Resolution Chart Comparison (RAW)

Shots here are of our 'version two' resolution chart which provides for measurement of resolution up to 4000 LPH (Lines Per Picture Height). A value of 20 equates to 2000 lines per picture height. For each camera the relevant prime lens was used. The chart is shot at a full range of apertures and the sharpest image selected. Studio light, cameras set to aperture priority (optimum aperture selected), image parameters default. Exposure compensation set to deliver approximately 80% luminance of white area.

For a (more) level playing field we also convert our resolution tests using Adobe Camera RAW. Because Adobe Camera RAW applies different levels of sharpening to different cameras (this confirmed) we had to use the following workflow for these conversions:

  • Load RAW file into Adobe Camera RAW (Auto mode disabled)
  • Set Sharpness to 0 (all other settings default)
  • Open file to Photoshop
  • Apply a Unsharp mask: 80%, Radius 1.0, Threshold 0
  • Save as a TIFF (for cropping) and as a JPEG quality 11 for download

We don't have RAW resolution shots from the D60 so are using the D40X shots as a proxy. Previous tests suggest the two cameras, which have identically specified sensors, produce the same resolution.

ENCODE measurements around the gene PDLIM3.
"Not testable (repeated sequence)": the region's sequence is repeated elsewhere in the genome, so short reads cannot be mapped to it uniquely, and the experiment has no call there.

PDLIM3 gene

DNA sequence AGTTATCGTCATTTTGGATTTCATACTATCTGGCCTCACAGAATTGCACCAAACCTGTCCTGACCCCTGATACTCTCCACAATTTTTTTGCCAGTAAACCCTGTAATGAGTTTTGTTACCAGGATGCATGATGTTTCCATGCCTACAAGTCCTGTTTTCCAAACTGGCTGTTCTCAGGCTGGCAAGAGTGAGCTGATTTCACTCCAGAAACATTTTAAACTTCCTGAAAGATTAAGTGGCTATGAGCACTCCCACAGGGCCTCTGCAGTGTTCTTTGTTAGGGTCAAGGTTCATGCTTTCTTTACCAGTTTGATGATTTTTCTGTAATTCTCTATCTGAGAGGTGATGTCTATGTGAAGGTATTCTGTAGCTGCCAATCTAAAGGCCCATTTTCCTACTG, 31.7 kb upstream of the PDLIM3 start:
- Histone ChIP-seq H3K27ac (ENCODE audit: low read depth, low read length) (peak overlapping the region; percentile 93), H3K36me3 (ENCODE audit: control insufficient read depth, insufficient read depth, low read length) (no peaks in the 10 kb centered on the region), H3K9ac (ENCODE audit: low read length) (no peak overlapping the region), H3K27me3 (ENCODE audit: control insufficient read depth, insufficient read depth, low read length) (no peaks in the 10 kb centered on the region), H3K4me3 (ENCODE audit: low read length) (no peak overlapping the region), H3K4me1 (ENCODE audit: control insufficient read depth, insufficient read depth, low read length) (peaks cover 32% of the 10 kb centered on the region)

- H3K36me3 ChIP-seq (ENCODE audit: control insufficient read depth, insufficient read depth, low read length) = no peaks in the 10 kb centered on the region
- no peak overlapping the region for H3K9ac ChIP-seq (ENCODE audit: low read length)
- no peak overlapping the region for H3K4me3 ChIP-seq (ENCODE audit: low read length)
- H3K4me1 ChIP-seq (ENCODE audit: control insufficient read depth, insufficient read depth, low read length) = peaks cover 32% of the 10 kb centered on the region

Please note that we have not included the Olympus E-620 on this page because we have been given reason to believe that ACR 5.4 Beta does not currently produce as much detail as it could. We will aim to include the files if this is corrected.

Nikon D5000 (2.9 MB; 12.3 MP) Canon EOS 500D (3.7 MB, 15.1 MP)
Nikon D40X/D60 (2.3 MB, 10.0 MP)  

Nikon D5000 Canon EOS 500D
Nikon D40X/D60  

Nikon D5000 Canon EOS 500D
Nikon D40X/D60  

Nikon D5000 Canon EOS 500D
Nikon D40X/D60  

Measurable results

Camera Measurement
Nikon D5000 Horizontal LPH 2400  * 3200 
Vertical LPH 2350  * 3200 
Canon EOS 500D Horizontal LPH 2400  * 3200 
Vertical LPH 2350  * 3200 
Nikon D40X/D60 Horizontal LPH 2000  * 2600 
Vertical LPH 1900  2500 

* Moiré is visible
+ Chart maximum
LPH Lines per Picture Height (to allow for different aspect ratios the measurement is the same for horizontal and vertical)
Absolute resolution Point at which all lines of a resolution bar are still visible and defined, beyond this resolution loss of detail occurs (below Nyquist frequency).
Extinction resolution Detail beyond camera's definition (becomes aliased)

In RAW mode, the D5000 does a much better job of showing off its capabilities. At the cost of a little moiré close to the extinction resolution, the D5000 is able to resolve considerably more detail than its JPEG output would suggest. Here it's on a par with the nominally higher resolution of the EOS 500D. It's a solid result that reinforces the idea that the D5000's apparent softness is down to its default JPEG rendering, rather than any lack of resolving capability of the sensor.